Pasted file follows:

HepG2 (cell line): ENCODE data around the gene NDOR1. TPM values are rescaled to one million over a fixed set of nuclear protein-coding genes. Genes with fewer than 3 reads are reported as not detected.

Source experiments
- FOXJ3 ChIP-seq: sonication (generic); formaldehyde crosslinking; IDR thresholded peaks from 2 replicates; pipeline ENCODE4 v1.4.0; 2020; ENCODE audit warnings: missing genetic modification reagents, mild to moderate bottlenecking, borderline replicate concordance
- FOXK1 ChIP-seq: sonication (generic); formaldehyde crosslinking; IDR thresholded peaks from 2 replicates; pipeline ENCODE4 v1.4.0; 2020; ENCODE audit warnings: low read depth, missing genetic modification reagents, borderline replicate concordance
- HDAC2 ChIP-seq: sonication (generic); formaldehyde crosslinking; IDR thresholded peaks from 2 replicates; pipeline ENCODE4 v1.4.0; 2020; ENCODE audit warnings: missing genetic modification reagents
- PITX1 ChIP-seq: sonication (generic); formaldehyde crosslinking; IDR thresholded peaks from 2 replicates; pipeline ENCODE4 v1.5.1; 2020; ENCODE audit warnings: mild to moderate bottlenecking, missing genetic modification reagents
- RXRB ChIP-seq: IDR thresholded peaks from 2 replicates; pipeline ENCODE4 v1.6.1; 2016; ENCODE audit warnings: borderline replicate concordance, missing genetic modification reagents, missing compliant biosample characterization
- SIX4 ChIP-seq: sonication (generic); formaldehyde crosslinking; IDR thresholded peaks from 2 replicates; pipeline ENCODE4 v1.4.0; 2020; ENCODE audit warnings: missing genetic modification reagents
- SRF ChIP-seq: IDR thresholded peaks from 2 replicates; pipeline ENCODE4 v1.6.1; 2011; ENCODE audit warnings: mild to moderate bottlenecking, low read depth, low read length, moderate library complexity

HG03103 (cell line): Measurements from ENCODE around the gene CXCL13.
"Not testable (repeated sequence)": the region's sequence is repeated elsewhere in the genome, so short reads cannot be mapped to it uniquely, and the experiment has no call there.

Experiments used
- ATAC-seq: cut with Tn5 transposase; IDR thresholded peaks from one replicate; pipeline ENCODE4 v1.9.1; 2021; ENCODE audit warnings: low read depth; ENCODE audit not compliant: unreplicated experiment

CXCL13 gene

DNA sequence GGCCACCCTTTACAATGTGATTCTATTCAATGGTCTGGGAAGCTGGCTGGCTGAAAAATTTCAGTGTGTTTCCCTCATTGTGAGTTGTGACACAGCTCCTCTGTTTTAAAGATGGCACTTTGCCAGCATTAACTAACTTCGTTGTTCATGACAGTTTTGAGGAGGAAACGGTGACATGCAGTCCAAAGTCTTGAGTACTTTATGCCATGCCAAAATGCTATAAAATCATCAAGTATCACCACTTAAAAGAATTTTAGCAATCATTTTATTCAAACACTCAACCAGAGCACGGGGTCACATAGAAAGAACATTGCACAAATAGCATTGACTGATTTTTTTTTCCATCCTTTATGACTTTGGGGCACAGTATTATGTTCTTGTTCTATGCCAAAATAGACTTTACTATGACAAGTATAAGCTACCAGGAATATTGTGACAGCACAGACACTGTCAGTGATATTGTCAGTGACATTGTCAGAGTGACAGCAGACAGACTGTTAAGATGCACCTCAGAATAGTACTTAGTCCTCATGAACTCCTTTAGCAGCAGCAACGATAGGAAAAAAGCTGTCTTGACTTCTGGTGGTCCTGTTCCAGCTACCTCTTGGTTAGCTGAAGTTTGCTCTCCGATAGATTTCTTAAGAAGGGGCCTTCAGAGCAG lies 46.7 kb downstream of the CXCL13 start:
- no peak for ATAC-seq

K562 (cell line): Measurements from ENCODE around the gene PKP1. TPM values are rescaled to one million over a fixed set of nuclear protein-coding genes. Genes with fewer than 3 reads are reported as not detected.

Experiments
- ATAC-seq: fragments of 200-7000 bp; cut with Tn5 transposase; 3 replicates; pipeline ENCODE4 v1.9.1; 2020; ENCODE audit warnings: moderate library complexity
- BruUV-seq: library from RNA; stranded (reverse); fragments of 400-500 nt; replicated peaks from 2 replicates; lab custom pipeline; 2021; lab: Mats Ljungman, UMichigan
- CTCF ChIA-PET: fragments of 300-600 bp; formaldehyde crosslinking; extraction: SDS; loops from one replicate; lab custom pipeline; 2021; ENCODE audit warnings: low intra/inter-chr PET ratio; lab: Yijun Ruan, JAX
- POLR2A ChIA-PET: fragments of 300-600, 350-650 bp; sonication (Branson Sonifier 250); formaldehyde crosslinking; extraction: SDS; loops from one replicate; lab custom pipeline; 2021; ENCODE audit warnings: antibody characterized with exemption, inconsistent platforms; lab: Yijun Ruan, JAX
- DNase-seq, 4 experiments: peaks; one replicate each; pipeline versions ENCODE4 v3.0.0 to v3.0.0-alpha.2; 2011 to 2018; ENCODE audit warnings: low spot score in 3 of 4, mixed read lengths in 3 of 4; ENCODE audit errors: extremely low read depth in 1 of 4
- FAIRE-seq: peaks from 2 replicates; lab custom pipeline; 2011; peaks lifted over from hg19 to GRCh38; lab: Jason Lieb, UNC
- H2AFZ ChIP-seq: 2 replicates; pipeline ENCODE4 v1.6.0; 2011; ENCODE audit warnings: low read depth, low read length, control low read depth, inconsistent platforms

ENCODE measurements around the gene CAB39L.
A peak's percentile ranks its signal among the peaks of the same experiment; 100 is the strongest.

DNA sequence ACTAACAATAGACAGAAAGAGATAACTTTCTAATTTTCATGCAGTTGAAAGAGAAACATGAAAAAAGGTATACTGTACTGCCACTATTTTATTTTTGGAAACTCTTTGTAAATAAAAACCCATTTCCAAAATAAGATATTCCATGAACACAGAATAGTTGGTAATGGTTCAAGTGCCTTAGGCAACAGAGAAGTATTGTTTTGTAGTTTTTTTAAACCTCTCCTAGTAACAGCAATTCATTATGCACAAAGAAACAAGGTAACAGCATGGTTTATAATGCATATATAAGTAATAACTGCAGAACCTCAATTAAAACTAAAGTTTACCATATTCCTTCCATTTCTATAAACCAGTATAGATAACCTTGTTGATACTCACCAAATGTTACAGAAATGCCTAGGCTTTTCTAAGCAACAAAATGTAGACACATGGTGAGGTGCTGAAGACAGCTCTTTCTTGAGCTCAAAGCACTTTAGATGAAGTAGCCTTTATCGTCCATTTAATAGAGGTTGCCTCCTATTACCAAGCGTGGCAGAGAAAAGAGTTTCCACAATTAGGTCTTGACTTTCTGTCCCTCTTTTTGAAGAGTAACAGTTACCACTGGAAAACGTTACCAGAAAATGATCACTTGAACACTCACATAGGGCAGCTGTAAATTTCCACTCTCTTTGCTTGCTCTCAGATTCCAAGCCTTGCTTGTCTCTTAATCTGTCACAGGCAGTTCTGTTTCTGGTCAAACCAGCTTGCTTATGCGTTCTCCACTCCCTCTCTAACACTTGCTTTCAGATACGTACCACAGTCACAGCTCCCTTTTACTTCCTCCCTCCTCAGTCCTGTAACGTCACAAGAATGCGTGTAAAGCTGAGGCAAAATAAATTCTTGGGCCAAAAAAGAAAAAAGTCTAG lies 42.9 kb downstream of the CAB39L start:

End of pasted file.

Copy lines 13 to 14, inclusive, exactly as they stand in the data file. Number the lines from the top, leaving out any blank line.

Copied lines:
- ATAC-seq: cut with Tn5 transposase; IDR thresholded peaks from one replicate; pipeline ENCODE4 v1.9.1; 2021; ENCODE audit warnings: low read depth; ENCODE audit not compliant: unreplicated experiment

CXCL13 gene